Friday, 7 February 2014

VirusTotal += CRDF France URL scanner

Many of you may already know CRDF because of their contributions in VirusTotal Community, in their own words:
We observe malicious behavior to develop, understand, inform and fight against scourges. The laboratory actively fights against malware, spam and security risks.
Among other projects, CRDF has built its own threat center and they are very active VirusTotal uploaders. Today we are excited to announce that they have taken this collaboration one step further and started sharing their malicious domains dataset with VirusTotal in order to make it work as a URL scanner.

Here is an example of a URL being detected by CRDF:
https://www.virustotal.com/en/url/57f956398112e14e1c4bf90310d0ad5417535de1ac8d3b7ce9c504d7d65f4153/analysis/1391729258/

Welcome on board CRDF!

Tuesday, 4 February 2014

VirusTotal += AegisLab

We start february welcoming AegisLab as a new file scanning engine working at VirusTotal. AegisLab was already collaborating with us with WebGuard in the URL scanning system. A description from the company about the engine:

"AegisLab’s intelligent virus DNA algorithm extracts the special one-to-many mapping virus signatures. It achieved the much higher detection rate for latest Windows PE and Android APK variant virus. Their scan engine also uses the DNA fast match algorithm and is very suitable for limited resources environment. In native streaming mode, the engine is able to catch the most virus very efficiently from network packets."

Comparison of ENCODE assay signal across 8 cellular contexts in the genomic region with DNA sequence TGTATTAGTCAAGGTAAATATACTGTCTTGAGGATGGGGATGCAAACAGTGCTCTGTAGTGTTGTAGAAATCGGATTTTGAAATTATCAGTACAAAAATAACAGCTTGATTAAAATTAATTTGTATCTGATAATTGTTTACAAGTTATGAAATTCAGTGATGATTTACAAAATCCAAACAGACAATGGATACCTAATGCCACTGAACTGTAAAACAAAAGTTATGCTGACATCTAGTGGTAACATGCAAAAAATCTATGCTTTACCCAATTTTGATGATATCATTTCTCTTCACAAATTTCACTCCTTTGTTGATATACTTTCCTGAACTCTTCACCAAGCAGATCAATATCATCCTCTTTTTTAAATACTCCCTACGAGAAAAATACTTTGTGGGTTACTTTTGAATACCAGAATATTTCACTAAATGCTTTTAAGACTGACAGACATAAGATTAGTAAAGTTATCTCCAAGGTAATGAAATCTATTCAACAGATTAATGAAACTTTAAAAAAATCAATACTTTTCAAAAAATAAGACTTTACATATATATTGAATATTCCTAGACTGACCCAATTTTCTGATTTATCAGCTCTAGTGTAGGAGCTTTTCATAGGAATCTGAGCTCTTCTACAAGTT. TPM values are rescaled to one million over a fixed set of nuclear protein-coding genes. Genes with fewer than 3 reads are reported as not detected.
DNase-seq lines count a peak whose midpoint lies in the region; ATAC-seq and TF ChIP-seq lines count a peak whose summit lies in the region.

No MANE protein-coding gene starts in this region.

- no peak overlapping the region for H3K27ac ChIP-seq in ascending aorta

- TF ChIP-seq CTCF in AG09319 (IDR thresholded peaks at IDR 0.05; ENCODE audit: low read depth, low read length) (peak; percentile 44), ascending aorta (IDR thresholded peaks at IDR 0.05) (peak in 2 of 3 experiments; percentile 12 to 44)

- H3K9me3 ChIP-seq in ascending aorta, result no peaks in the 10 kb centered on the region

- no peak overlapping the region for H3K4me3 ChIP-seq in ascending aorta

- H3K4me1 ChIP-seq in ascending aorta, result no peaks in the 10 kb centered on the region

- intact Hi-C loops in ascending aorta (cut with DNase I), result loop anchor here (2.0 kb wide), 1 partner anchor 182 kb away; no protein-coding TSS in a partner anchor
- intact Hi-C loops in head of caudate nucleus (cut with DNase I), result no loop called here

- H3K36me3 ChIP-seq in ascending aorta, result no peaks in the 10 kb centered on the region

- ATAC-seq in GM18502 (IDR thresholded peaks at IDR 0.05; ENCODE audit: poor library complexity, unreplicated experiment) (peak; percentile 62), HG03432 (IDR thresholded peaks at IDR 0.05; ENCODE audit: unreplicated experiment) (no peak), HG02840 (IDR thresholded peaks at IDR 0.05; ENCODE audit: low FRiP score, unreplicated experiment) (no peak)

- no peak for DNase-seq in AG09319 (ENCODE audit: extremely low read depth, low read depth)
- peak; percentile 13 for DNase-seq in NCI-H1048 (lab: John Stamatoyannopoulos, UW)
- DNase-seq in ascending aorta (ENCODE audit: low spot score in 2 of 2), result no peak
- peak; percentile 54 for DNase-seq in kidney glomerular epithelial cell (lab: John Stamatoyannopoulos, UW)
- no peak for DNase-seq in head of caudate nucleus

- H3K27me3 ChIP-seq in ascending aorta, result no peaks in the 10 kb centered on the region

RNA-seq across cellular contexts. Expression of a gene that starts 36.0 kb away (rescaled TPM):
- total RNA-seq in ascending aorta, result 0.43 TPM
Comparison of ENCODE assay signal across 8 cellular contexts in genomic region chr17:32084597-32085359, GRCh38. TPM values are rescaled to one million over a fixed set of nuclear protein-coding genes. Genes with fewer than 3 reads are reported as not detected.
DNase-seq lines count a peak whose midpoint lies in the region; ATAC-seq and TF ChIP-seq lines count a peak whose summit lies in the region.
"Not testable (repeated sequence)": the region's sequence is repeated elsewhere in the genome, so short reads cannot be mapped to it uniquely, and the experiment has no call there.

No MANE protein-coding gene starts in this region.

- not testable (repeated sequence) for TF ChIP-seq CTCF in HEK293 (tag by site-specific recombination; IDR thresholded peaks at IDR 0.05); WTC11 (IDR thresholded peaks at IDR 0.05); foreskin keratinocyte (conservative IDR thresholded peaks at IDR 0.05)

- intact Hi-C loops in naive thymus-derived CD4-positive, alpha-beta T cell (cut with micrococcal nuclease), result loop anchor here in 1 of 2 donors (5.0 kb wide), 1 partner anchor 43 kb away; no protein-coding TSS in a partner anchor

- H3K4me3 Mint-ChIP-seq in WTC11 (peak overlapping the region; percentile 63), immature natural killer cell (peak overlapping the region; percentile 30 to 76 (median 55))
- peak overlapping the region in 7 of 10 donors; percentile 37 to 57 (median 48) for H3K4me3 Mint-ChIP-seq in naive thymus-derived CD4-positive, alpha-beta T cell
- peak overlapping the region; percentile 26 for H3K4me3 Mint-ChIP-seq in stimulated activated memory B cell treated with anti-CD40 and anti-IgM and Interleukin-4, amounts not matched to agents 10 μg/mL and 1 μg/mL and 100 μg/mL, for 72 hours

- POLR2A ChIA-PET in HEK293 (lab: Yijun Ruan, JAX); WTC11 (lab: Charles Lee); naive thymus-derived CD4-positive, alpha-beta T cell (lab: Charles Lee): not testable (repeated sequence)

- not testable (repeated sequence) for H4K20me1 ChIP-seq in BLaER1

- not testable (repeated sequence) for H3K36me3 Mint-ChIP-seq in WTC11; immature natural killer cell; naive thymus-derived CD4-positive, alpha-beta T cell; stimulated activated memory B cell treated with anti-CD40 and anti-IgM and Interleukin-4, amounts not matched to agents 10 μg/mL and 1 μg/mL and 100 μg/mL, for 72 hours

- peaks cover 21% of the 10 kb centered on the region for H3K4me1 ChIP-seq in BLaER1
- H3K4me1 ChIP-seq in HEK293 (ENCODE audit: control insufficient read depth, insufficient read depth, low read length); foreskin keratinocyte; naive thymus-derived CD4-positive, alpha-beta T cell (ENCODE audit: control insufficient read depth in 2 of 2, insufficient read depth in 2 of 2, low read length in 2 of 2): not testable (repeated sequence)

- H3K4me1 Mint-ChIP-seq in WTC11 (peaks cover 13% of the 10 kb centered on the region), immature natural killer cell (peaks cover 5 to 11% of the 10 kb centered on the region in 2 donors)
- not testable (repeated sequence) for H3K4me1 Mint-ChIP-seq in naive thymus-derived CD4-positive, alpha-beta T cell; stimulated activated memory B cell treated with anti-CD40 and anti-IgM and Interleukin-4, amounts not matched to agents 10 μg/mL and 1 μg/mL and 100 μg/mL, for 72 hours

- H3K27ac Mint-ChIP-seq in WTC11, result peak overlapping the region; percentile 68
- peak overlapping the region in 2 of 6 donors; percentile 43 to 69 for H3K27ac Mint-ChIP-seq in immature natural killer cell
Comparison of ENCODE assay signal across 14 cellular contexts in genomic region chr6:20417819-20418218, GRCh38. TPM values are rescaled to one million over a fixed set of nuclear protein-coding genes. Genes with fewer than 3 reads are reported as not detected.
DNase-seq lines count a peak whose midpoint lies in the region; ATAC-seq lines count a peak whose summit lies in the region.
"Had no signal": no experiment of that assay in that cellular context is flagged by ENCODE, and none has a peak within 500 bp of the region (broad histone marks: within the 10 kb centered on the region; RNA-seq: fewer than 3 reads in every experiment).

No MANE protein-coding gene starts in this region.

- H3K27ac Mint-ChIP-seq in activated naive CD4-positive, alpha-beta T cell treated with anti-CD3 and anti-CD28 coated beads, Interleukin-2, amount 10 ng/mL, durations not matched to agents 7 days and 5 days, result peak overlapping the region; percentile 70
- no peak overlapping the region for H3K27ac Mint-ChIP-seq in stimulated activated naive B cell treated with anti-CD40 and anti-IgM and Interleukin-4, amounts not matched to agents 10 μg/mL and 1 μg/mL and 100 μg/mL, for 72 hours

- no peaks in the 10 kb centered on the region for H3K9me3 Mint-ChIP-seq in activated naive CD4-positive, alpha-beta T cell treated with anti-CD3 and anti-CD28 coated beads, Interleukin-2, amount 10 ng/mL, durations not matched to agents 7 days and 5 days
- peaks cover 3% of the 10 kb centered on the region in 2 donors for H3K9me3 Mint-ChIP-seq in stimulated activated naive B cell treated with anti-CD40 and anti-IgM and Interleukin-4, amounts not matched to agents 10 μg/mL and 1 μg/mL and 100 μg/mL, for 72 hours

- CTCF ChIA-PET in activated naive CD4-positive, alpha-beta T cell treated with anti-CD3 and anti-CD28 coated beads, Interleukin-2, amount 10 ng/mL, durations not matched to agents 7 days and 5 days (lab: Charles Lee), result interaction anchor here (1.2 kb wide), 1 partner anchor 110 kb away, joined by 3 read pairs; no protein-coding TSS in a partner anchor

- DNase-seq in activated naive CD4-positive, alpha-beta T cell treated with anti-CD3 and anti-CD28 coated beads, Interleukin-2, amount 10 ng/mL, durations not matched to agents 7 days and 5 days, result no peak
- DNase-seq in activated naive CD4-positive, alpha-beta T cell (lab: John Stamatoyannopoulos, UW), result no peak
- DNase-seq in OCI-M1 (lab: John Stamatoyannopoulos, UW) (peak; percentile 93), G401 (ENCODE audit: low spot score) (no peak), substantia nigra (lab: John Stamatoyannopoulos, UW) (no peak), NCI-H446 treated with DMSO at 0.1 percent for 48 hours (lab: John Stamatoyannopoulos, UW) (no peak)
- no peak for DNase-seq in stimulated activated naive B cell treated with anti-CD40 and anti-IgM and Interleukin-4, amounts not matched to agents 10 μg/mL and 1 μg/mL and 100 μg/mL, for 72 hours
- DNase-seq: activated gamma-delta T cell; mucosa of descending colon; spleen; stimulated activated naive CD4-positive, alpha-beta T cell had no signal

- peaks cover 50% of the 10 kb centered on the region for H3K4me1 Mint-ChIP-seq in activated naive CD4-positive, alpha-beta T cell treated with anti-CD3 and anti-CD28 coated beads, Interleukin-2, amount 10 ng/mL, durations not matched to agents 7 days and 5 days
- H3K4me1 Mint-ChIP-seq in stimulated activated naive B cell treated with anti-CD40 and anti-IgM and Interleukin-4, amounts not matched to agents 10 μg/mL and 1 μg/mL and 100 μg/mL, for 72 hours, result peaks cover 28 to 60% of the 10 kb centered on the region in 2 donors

Monday, 3 February 2014

VirusTotal += imphash

Recently Mandiant blogged about a feature they call imphash, in Mandiant's own words:
One unique way that Mandiant tracks specific threat groups' backdoors is to track portable executable (PE) imports. Imports are the functions that a piece of software (in this case, the backdoor) calls from other files (typically various DLLs that provide functionality to the Windows operating system). To track these imports, Mandiant creates a hash based on library/API names and their specific order within the executable. We refer to this convention as an "imphash" (for "import hash"). Because of the way a PE's import table is generated (and therefore how its imphash is calculated), we can use the imphash value to identify related malware samples. We can also use it to search for new, similar samples that the same threat group may have created and used.
We are excited to announce that VirusTotal reports for Portable Executables now show this hash in the additional information tab:


When considering an individual report, this property might not be very useful on its own, however, if you happen to have an API key with additional information privileges you will also find the hash embedded in the JSON response. This means you can massively feed your own local database setup with the imphash and implement your own similarity search feature for your malware collection.

VirusTotal Intelligence users can already perform searches through our dataset according to this new property.